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It doesn’t take any special skills or training to come to an auction, but we do have some tips to help maximize your good time. Please contact us if you have any questions.

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When you plan on going to an auction, it pays to be prepared. Here are some tips for before the auction starts:
    Do your homework:
  • Read the auction advertising carefully so you know what’s being sold and can preview the conditions of the sale
  • Contact the auctioneer with any questions. Heatwole Auction Team can be reached via email at or by phone at 540-433-2929
    Learn the Auction:
  • Arrive early. It’s easier to get a good look at the items for sale (all items sell as-is) before the crowds arrive. Usually the time for inspection is mentioned in the ad and generally 1 to 2 hours before the auction is expected
  • Get a bid-number as soon as you get there. You’ll be ready to bid once you have it
  • Read through the conditions of the sale written on the back of your bid-number
  • Jot down the items you are interested in (there’s room on your number), along with your maximum bid
  • Take some time to talk to the auctioneer and ask your questions about individual items, their history and their value. You’ll also be able to ask if any items have reserve bids, learn sale conditions and get personal check/payment policies
  • If you have a special bid signal, tell the auctioneer what it is so he can watch for it
Once you've got in mind the items you want and the price you'll pay, you're ready to bid. Some people get very nervous about bidding at auction, but you'll be fine if you follow these tips:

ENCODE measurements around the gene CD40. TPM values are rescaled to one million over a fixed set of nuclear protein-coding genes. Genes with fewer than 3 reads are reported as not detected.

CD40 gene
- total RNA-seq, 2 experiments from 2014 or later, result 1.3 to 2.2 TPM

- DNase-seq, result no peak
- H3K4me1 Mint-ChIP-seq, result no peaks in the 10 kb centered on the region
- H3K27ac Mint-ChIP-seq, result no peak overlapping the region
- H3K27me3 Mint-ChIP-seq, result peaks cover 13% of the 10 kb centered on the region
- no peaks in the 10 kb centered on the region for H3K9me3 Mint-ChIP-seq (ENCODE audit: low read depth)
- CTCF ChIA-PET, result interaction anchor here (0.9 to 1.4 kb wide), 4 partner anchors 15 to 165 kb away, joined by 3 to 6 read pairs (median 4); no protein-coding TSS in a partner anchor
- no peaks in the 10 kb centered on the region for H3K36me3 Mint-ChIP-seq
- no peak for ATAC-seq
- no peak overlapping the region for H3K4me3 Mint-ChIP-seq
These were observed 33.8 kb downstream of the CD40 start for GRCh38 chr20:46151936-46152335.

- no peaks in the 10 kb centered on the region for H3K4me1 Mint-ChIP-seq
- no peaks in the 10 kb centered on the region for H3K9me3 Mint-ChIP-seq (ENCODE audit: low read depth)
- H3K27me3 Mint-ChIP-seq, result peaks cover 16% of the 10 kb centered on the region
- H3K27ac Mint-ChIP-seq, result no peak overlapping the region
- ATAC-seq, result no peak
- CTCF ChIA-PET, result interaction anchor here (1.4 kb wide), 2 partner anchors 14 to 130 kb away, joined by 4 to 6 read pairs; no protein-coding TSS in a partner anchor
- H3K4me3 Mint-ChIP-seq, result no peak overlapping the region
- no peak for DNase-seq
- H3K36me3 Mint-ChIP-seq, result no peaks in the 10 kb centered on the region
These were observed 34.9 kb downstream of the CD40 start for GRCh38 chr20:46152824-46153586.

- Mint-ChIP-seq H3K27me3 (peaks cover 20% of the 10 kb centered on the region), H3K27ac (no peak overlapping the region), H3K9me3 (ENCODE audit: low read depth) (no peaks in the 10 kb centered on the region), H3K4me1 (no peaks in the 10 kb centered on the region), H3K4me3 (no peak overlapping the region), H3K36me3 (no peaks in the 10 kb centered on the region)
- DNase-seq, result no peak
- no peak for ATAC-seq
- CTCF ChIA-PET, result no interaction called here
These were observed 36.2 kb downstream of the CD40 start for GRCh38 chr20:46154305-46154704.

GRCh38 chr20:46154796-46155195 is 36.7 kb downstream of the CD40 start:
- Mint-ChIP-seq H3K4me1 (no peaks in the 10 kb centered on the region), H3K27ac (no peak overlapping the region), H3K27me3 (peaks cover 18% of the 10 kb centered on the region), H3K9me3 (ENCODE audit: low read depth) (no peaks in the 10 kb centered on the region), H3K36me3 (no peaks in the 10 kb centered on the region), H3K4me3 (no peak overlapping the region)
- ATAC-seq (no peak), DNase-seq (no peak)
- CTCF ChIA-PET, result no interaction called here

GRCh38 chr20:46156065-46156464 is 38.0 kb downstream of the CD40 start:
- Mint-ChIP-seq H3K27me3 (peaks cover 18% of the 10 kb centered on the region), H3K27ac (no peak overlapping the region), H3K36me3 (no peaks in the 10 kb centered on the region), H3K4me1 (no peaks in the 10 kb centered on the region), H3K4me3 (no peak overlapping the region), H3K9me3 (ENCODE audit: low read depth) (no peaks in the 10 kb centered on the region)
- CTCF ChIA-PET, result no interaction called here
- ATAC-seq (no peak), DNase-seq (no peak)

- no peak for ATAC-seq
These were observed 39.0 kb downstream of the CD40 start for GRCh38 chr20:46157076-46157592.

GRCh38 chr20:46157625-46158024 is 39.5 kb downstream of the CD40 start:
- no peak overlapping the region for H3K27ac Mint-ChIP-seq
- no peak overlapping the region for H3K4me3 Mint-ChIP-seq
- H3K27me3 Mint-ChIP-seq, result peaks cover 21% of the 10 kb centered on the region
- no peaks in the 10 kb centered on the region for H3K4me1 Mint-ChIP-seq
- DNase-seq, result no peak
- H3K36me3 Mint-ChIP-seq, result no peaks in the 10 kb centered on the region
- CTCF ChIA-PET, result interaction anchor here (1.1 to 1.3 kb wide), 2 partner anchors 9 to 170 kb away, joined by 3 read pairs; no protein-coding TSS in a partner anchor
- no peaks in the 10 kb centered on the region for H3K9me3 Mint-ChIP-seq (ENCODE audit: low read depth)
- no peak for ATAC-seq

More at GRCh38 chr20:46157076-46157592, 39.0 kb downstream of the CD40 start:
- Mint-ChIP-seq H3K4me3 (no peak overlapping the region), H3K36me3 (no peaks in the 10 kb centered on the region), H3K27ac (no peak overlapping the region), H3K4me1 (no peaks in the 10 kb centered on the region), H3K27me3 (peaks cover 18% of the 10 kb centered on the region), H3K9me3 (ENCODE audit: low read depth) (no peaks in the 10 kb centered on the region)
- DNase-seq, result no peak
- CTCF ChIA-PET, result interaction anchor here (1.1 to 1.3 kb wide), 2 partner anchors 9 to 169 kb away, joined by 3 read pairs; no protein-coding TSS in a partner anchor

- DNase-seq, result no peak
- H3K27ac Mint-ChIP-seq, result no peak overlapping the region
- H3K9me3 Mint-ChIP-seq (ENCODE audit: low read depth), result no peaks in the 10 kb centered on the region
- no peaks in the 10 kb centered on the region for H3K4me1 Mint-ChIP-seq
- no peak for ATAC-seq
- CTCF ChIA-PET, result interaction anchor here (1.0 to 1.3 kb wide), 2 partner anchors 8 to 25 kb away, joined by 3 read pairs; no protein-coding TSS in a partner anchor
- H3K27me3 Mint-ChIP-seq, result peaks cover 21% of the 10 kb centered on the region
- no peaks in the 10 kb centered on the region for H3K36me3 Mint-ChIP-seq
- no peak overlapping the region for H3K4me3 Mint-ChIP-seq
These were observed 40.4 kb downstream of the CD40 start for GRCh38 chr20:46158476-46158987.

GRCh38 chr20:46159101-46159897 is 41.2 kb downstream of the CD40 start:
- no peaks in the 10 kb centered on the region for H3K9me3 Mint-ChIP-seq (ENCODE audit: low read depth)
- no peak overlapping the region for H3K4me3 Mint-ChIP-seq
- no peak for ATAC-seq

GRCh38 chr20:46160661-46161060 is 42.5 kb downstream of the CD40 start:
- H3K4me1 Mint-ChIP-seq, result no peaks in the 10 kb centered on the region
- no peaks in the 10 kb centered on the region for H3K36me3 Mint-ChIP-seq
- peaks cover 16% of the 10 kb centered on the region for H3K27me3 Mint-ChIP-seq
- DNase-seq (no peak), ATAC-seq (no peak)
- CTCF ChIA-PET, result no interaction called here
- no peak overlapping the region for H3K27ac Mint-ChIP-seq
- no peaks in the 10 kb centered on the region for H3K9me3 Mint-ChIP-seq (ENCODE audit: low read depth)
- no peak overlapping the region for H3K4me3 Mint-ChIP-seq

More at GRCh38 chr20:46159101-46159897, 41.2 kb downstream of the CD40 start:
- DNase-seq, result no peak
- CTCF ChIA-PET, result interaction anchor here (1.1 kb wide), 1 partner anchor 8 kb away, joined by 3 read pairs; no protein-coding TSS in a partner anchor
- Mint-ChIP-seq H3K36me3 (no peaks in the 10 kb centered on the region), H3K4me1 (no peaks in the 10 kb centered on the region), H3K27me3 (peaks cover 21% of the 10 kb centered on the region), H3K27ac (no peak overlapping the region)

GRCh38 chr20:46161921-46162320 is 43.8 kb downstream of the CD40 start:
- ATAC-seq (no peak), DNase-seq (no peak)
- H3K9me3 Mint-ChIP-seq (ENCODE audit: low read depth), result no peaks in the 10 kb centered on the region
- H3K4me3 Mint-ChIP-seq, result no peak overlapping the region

Find a good spot:
  • Make sure you are in full view of the auctioneer
  • Be sure to not be too close or too far away from the auctioneer
  • Try to stay in same location throughout the bidding on a particular item
    Make your initial bid
  • Pay attention. Nothing worse than ‘missing’ that coveted item. Also, it’s not good to find out too late that the bid price is not the final price, but rather will be multiplied by the number of items in the set.
  • Don’t be timid with that initial bid! The easiest bid to see is when the bidder holds his hand up high, bid-number in hand (you can also raise your hand)
  • Don’t wait for the lowest possible starting bid. Why? This can invite competition which might never have entered at a higher starting bid
    Continue Bidding
  • Once you have the auctioneers attention, subsequent bids can be made by a slight nod, hand signal or other movement
  • Don’t hesitate or slow down your bidding, or the auctioneer will start looking for another bidder and you may lose out!
You got it! Now what?
    Remember these guidelines:
  • When the auctioneer declares an item “SOLD”, it is, from that point forward, yours. As such you are responsible if the item is subsequently lost, damaged or stolen. (note that you cannot remove the item until it is paid for)
  • Remember that you buy things as-is and where-is. You are responsible for inspecting items before buying them and you are responsible for moving your items from the auction
  • If you’re not satisfied with the condition of an item, or feel it was misrepresented, let the auctioneer know IMMEDIATELY. Items can be damaged during the preview without the auctioneer realizing. Keep in mind though, the auctioneer has no obligation to take the item back and may refuse to do so. (again, all items sell as-is)
  • Have your tax ID number handy if you’re a dealer – you’ll need it if you want to buy tax-free
Here are some terms you may hear at an auction:

Absentee Bid:
  A bid left with the auctioneer before the sale by a buyer who will not be present (sometimes called a book bid)

Advance:   The amount by which the bid continues

Buyers Privilege:   The buyer gets the opportunity to buy several identical lots at the same price he paid for the first one.

Box Lots:   A box of assorted items that are dissimilar or inferior put into a box and sold together

Clerk:   Personal responsible for recording what was sold, for how much and to whom.

Consignment Auction:   An auction consisting of several person’s merchandise

Knocked down:   Sold

Reserve:   The minimum price the consigner will accept

Unrestricted Sale:   An auction with no minimum or reserves, all merchandise is sold.